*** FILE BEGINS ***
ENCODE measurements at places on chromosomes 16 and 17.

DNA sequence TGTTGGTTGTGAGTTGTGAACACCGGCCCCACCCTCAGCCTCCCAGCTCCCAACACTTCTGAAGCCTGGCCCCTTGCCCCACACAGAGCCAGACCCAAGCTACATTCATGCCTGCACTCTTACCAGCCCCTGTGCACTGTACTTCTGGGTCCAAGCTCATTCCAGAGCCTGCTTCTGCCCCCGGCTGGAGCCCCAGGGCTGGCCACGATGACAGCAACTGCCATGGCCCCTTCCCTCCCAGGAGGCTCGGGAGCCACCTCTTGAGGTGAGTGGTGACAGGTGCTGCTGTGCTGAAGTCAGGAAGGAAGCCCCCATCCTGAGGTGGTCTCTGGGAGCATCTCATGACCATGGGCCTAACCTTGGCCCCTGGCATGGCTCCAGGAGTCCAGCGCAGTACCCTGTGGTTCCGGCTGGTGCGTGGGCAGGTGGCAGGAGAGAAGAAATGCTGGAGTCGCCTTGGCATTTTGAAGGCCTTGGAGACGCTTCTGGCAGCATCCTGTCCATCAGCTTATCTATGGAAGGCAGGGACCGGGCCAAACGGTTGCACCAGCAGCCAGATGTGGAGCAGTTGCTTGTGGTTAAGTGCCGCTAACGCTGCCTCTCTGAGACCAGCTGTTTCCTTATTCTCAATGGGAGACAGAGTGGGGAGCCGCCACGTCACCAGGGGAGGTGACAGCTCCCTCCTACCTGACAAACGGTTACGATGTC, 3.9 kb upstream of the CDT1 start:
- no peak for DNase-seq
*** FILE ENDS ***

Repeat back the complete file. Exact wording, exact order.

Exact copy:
ENCODE measurements at places on chromosomes 16 and 17.

DNA sequence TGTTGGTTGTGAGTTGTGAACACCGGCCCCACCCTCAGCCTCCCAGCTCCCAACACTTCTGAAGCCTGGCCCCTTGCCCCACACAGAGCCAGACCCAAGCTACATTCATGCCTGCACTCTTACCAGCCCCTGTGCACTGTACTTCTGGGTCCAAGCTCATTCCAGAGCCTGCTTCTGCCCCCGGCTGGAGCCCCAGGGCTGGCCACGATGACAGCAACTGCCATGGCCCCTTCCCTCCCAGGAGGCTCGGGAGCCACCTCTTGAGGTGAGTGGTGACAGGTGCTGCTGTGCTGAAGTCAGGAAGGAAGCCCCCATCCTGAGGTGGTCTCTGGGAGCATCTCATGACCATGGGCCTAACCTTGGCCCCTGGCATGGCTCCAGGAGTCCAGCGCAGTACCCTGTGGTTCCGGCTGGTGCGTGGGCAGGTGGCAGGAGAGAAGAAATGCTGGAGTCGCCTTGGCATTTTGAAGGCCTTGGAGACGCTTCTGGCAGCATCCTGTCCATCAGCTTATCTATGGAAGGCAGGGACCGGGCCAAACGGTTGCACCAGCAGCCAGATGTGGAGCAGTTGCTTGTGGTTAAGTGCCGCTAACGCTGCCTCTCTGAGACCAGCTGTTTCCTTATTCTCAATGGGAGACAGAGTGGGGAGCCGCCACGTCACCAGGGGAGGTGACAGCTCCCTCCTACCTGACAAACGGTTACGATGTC, 3.9 kb upstream of the CDT1 start:
- no peak for DNase-seq